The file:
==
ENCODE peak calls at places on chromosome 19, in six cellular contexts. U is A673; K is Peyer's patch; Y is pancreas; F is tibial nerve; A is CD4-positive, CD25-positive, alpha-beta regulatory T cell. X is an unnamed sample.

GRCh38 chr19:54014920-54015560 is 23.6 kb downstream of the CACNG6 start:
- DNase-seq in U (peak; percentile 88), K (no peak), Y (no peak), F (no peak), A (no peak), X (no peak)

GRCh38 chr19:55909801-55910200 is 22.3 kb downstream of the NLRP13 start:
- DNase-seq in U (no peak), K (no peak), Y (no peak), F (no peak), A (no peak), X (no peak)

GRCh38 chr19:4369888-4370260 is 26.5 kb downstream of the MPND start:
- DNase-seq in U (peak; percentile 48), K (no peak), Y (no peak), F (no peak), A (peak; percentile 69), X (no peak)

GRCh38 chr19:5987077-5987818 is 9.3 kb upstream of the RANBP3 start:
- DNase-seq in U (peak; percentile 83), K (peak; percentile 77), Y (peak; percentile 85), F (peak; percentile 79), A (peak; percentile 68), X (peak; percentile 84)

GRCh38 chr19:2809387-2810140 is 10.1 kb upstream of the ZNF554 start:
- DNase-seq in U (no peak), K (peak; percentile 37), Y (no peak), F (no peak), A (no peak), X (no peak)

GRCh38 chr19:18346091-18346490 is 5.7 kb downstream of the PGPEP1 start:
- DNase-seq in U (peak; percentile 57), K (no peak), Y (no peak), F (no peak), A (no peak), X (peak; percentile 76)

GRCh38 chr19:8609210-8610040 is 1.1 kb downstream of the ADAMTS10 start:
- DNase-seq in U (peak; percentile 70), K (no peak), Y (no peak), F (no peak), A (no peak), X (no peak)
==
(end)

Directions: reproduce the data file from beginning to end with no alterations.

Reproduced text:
ENCODE peak calls at places on chromosome 19, in six cellular contexts. U is A673; K is Peyer's patch; Y is pancreas; F is tibial nerve; A is CD4-positive, CD25-positive, alpha-beta regulatory T cell. X is an unnamed sample.

GRCh38 chr19:54014920-54015560 is 23.6 kb downstream of the CACNG6 start:
- DNase-seq in U (peak; percentile 88), K (no peak), Y (no peak), F (no peak), A (no peak), X (no peak)

GRCh38 chr19:55909801-55910200 is 22.3 kb downstream of the NLRP13 start:
- DNase-seq in U (no peak), K (no peak), Y (no peak), F (no peak), A (no peak), X (no peak)

GRCh38 chr19:4369888-4370260 is 26.5 kb downstream of the MPND start:
- DNase-seq in U (peak; percentile 48), K (no peak), Y (no peak), F (no peak), A (peak; percentile 69), X (no peak)

GRCh38 chr19:5987077-5987818 is 9.3 kb upstream of the RANBP3 start:
- DNase-seq in U (peak; percentile 83), K (peak; percentile 77), Y (peak; percentile 85), F (peak; percentile 79), A (peak; percentile 68), X (peak; percentile 84)

GRCh38 chr19:2809387-2810140 is 10.1 kb upstream of the ZNF554 start:
- DNase-seq in U (no peak), K (peak; percentile 37), Y (no peak), F (no peak), A (no peak), X (no peak)

GRCh38 chr19:18346091-18346490 is 5.7 kb downstream of the PGPEP1 start:
- DNase-seq in U (peak; percentile 57), K (no peak), Y (no peak), F (no peak), A (no peak), X (peak; percentile 76)

GRCh38 chr19:8609210-8610040 is 1.1 kb downstream of the ADAMTS10 start:
- DNase-seq in U (peak; percentile 70), K (no peak), Y (no peak), F (no peak), A (no peak), X (no peak)